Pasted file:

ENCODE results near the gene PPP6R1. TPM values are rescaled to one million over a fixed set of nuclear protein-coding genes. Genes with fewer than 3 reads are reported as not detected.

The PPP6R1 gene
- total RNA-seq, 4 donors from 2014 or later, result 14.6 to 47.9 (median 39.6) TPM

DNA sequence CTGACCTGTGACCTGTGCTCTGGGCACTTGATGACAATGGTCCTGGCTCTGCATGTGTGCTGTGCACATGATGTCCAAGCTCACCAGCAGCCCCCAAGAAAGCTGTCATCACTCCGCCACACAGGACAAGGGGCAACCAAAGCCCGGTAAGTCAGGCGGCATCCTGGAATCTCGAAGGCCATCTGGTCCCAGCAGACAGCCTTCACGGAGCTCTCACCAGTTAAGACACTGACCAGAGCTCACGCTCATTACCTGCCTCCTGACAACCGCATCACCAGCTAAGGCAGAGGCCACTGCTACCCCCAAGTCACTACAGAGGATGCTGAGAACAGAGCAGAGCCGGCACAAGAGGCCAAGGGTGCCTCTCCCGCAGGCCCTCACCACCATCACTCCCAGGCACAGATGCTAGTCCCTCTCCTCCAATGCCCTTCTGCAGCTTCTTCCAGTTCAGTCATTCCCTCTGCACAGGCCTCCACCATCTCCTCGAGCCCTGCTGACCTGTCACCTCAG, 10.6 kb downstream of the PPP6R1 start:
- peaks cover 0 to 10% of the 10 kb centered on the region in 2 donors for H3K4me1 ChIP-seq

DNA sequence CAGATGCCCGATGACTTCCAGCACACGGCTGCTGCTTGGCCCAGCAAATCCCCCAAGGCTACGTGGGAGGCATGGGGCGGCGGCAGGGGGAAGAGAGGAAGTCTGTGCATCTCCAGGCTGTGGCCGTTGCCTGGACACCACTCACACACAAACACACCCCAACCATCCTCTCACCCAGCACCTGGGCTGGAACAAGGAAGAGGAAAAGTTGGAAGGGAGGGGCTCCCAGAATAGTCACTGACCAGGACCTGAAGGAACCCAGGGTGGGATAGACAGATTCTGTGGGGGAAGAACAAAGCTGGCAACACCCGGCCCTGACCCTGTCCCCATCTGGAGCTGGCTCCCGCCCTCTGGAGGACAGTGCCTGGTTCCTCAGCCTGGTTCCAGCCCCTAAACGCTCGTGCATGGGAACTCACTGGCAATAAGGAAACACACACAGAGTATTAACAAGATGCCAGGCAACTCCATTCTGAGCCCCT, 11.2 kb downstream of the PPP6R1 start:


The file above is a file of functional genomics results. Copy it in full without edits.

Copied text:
ENCODE results near the gene PPP6R1. TPM values are rescaled to one million over a fixed set of nuclear protein-coding genes. Genes with fewer than 3 reads are reported as not detected.

The PPP6R1 gene
- total RNA-seq, 4 donors from 2014 or later, result 14.6 to 47.9 (median 39.6) TPM

DNA sequence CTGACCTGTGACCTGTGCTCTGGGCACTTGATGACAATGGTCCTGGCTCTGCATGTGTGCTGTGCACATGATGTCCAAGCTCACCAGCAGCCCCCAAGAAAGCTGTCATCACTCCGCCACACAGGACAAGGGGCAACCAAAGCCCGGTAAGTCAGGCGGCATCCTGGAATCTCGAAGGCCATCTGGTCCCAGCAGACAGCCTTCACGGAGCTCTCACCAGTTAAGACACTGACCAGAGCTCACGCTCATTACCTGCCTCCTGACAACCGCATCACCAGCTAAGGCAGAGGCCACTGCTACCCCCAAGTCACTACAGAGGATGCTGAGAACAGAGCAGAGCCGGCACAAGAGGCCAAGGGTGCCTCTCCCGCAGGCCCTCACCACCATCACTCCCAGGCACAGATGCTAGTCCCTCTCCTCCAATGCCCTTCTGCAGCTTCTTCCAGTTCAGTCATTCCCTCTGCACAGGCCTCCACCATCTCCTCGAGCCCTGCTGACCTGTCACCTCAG, 10.6 kb downstream of the PPP6R1 start:
- peaks cover 0 to 10% of the 10 kb centered on the region in 2 donors for H3K4me1 ChIP-seq

DNA sequence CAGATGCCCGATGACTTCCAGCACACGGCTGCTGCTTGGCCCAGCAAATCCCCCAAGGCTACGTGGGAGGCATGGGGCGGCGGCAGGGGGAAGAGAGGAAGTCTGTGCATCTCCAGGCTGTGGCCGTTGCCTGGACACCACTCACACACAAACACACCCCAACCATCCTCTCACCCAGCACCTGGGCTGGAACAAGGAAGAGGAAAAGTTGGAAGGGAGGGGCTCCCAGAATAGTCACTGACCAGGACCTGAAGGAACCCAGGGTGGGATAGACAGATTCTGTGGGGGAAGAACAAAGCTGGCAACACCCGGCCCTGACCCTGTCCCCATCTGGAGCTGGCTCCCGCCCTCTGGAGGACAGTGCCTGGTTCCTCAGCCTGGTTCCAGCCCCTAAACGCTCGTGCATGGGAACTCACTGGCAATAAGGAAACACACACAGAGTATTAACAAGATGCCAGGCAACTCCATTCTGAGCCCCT, 11.2 kb downstream of the PPP6R1 start: